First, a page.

The Student News Site of Gannon University since 1947


The Student News Site of Gannon University since 1947


The Student News Site of Gannon University since 1947


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February 23, 2024

Classes you dread but shouldn’t: Nursing Clinicals

Gannon University nursing majors often wrestle with a love-hate relationship with their clinical courses.

The nursing program at Gannon gives students their first taste of “on-the-job” experiences with clinical courses during sophomore year.

Mary Beth Moreland, nursing instructor, explains that the purpose of clinicals is to push students to apply theory to practice.

“[Students] learn to interact with patients, the ability to function with other medical professionals and families, and to be quick in administering shots and medication,” Moreland said.

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Moreland said that the level of intensity is disproportionate between clinicals and lecture classes. “The intensity of clinicals adds pressure to students, and they also have written work to do along with the physical work,” Moreland said.

Beginning Nov. 1, sophomores will work with patients to experience taking blood pressure, pulse and temperature. They also will begin to interview about medical history.

Sophomore nursing major Alexis Macklin admits that she has heard from many upperclassmen that clinicals are difficult. With that being said, Macklin is excited to test her skills.

Another nursing student, sophomore Kelsey Martin, shares Macklin’s enthusiasm. “In all of our health assessment classes so far this semester, we have been learning basic vital signs and how to interact with patients so I’m really excited to get out there, work one-on-one, and practice what I’ve been taught,” said Martin.

Junior nursing major Clarissa Garay agrees that clinicals are tough; however, she sheds light on the valuable side of the courses.

“The experience you get with clinicals is largely dependent upon the faculty, staff and instructor,” said Garay. “Each clinical is different based on those factors, and it really helps to have an approachable, constructively critical instructor.”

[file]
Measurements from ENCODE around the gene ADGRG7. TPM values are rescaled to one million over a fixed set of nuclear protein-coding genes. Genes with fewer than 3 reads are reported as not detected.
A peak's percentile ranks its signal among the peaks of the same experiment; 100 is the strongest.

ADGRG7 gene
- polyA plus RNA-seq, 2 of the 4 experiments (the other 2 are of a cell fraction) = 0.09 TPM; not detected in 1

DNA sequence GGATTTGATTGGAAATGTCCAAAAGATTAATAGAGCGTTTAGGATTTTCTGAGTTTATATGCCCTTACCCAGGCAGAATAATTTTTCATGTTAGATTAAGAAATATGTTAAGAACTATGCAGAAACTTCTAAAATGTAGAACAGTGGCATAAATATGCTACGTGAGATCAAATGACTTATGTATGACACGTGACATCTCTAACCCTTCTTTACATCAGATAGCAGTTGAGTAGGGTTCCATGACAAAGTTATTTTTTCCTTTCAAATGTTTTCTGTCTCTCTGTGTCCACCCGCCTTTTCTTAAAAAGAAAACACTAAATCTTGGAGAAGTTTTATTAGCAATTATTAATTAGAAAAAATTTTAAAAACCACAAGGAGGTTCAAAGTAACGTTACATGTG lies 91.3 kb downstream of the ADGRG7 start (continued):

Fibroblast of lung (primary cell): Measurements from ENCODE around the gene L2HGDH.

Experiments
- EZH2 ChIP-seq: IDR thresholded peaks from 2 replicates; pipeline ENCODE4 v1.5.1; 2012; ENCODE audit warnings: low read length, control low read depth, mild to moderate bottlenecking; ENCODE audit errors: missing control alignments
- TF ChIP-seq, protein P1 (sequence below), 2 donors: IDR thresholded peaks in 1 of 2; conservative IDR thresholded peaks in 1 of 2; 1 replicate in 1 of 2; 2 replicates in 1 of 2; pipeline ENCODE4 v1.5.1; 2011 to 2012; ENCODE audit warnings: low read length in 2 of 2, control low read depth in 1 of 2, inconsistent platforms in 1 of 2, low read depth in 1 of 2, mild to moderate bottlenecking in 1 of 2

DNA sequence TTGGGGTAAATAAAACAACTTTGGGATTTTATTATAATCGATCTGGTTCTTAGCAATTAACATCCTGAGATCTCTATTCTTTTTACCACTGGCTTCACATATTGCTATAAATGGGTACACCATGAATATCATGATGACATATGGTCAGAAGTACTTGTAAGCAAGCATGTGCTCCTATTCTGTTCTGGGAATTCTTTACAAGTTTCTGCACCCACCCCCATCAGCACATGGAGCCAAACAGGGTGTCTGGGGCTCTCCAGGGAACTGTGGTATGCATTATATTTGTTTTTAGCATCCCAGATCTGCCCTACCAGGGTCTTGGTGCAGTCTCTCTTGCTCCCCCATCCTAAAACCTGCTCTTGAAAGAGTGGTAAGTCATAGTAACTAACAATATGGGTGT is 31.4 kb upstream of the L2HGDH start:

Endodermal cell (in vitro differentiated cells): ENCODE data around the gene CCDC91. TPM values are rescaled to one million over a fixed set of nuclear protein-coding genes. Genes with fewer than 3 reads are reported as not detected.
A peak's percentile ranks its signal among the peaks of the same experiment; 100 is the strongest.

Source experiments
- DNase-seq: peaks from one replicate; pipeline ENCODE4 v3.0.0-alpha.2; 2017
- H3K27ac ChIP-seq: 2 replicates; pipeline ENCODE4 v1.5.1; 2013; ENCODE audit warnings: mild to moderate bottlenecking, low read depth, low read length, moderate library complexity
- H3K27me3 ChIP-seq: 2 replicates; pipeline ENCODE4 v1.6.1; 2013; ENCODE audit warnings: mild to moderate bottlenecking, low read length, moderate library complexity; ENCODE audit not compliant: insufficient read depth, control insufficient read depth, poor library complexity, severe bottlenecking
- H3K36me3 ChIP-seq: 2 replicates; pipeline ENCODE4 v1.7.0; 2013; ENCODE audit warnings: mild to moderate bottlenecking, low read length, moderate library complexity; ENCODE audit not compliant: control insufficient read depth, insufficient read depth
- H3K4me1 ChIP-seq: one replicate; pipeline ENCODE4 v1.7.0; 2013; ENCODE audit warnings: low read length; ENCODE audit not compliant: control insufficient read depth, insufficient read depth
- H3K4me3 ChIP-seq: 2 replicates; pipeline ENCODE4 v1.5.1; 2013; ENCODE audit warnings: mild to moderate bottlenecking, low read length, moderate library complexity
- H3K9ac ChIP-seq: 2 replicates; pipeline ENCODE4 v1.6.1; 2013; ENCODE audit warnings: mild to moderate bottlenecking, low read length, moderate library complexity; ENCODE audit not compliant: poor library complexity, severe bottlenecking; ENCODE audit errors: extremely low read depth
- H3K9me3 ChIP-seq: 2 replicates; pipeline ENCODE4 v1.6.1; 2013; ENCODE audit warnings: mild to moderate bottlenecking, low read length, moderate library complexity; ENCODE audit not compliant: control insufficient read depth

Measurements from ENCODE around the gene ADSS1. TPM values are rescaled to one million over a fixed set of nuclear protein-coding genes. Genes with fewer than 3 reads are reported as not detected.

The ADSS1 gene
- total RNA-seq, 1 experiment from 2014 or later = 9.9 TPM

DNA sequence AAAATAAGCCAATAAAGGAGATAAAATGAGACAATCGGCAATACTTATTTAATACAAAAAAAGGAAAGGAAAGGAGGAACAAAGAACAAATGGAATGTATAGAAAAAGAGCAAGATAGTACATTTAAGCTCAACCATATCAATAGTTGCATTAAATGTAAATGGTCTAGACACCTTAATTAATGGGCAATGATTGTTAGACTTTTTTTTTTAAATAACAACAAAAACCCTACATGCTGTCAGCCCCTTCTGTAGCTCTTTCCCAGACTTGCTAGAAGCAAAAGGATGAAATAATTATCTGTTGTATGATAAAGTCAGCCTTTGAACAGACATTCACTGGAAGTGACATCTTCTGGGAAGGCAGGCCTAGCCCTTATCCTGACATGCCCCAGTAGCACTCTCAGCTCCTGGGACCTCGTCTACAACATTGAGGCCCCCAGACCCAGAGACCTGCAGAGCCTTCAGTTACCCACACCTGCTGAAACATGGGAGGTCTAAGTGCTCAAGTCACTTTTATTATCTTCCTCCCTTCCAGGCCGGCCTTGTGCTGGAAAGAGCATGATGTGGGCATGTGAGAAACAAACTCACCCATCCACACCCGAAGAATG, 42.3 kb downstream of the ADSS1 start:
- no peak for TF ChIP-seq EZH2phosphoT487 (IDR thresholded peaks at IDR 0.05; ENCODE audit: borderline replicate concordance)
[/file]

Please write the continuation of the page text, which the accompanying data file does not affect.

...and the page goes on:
Junior nursing major Antonette Claar praises the experience gained from clinical. “They are stressful and a lot of work before, during and after, but they are definitely well worth the time in gaining hands-on experience that you cannot get from a classroom,” said Claar.

Clinicals carry a heavy workload. Shiella Dyke, junior nursing major, said that clinicals are definitely not easy.

“You have to take everything you’ve learned and apply it to clinical,” said Dyke. “It’s also scary knowing that you have an individual’s life in your hands and a little mistake can have huge consequences.”

Steph Clark, junior nursing major, admits that she dreads clinicals, knowing that she will never be fully prepared. “But they are so helpful in applying the knowledge we learn in the classroom to the real world,” said Clark. “We are able to watch real nurses work in their profession, and they sometimes offer us guidance for our future.”

Garay offers advice to nursing majors who haven’t yet conquered clinicals. “Clinicals can be an intimidating experience, especially at first when you are first getting oriented with a new facility and instructor. You just have to keep reminding yourself that you’re still learning and this experience is to help with your practice and show you what to work on—not to discourage you.”

Moreland said that some students will experience embarrassment more than once during their clinicals. “The goal is to use their learned skills and implement them in front of people,” said Moreland. “In the classroom, they are not actually performing on a patient.”

Essentially, Moreland said, above all, students must have a well-established knowledge of the procedures and medications in order to communicate them to the patient. The purpose of clinicals is not to frighten or discourage nursing students—it is to put theory into practice.


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